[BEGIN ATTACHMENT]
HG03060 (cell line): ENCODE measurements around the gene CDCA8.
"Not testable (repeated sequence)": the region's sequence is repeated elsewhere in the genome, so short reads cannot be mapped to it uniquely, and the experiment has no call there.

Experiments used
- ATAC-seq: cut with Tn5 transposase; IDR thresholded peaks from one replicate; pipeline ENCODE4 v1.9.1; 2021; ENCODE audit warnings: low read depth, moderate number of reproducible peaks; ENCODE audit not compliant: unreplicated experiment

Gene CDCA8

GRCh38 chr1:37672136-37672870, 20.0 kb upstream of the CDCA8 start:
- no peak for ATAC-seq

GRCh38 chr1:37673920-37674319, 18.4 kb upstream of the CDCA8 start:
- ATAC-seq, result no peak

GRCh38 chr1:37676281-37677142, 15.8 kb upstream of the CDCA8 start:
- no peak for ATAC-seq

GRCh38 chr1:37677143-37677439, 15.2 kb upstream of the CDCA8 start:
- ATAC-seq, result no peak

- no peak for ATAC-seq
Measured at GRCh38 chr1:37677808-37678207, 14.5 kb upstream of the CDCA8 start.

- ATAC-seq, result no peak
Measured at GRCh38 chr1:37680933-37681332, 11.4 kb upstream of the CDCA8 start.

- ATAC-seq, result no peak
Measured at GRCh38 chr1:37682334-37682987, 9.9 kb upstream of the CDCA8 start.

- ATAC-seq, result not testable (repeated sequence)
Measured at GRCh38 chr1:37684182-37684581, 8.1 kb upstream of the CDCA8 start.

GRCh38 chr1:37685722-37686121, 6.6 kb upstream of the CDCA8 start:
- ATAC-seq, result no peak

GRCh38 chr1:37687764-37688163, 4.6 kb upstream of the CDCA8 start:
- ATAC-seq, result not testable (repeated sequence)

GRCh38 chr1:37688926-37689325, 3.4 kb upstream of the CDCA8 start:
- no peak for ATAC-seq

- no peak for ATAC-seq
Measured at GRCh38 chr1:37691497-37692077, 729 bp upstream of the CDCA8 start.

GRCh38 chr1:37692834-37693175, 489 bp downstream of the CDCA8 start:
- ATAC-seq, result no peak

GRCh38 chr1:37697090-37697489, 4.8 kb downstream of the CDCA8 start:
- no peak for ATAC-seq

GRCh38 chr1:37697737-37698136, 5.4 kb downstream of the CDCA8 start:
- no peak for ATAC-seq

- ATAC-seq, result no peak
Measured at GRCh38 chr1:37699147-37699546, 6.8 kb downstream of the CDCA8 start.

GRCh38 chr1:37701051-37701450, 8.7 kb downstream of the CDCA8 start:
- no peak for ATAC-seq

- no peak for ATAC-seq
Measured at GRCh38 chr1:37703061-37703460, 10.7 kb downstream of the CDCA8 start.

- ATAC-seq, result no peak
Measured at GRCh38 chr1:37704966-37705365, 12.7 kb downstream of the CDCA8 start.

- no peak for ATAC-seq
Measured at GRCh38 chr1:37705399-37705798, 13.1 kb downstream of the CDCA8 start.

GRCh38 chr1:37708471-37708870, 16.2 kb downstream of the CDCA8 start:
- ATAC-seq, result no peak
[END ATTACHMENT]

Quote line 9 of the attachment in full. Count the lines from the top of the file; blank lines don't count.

- ATAC-seq, result no peak